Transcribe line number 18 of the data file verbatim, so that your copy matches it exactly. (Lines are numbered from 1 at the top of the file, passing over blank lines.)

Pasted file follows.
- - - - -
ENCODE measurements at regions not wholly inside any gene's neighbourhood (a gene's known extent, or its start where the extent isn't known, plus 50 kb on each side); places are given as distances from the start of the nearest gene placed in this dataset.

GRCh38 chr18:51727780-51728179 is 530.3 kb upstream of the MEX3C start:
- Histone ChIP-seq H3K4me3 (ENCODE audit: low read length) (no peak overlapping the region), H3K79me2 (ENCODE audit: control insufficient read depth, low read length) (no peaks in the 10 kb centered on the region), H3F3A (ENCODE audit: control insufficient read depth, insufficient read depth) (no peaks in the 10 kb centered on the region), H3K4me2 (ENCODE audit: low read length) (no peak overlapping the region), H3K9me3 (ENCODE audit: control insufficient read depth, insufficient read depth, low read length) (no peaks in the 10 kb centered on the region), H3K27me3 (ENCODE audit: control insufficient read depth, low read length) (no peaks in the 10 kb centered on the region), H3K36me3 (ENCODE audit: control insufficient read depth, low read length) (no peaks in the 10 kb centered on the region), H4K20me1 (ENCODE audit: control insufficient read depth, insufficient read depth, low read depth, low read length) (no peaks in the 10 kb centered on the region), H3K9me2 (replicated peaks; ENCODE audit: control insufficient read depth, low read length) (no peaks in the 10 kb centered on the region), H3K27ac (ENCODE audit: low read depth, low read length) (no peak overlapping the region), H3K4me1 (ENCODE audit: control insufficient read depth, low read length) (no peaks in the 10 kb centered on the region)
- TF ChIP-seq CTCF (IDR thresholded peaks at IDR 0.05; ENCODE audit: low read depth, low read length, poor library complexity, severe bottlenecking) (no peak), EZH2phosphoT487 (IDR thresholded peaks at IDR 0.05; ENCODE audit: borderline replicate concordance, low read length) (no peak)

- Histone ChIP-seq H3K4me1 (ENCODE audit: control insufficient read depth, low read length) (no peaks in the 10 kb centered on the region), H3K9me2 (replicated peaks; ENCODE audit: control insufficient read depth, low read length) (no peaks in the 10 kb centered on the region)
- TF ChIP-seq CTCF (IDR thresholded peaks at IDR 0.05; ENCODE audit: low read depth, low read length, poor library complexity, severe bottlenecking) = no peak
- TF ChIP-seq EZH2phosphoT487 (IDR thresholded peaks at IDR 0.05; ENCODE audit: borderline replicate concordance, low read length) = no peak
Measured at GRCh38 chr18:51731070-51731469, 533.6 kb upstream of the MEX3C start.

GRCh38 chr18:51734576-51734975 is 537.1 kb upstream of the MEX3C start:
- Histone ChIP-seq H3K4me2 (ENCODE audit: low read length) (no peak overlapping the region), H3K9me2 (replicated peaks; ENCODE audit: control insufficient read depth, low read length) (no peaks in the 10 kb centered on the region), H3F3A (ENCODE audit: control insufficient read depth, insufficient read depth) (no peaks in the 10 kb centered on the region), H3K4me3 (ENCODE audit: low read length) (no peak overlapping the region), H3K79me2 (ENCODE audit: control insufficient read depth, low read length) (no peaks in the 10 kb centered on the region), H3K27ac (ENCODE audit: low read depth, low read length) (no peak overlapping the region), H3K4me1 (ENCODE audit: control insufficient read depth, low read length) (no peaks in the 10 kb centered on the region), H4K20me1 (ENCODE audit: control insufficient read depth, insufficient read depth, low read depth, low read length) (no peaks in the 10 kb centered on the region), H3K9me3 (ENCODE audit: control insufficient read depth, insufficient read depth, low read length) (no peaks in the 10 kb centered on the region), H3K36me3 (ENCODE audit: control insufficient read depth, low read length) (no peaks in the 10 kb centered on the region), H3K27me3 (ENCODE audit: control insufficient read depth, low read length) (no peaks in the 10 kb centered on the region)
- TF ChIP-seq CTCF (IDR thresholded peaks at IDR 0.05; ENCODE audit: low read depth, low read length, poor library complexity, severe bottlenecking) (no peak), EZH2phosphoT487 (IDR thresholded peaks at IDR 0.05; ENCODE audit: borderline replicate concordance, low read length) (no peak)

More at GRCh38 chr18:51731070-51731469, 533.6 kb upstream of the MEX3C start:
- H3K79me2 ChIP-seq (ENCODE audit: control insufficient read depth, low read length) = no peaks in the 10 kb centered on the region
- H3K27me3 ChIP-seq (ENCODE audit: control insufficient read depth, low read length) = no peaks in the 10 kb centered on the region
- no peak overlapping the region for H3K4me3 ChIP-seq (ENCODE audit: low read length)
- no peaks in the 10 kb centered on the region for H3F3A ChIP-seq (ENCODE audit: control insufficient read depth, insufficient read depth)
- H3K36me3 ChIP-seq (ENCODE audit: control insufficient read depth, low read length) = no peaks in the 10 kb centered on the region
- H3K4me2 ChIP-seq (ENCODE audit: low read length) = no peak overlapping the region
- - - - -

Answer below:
- H3K4me2 ChIP-seq (ENCODE audit: low read length) = no peak overlapping the region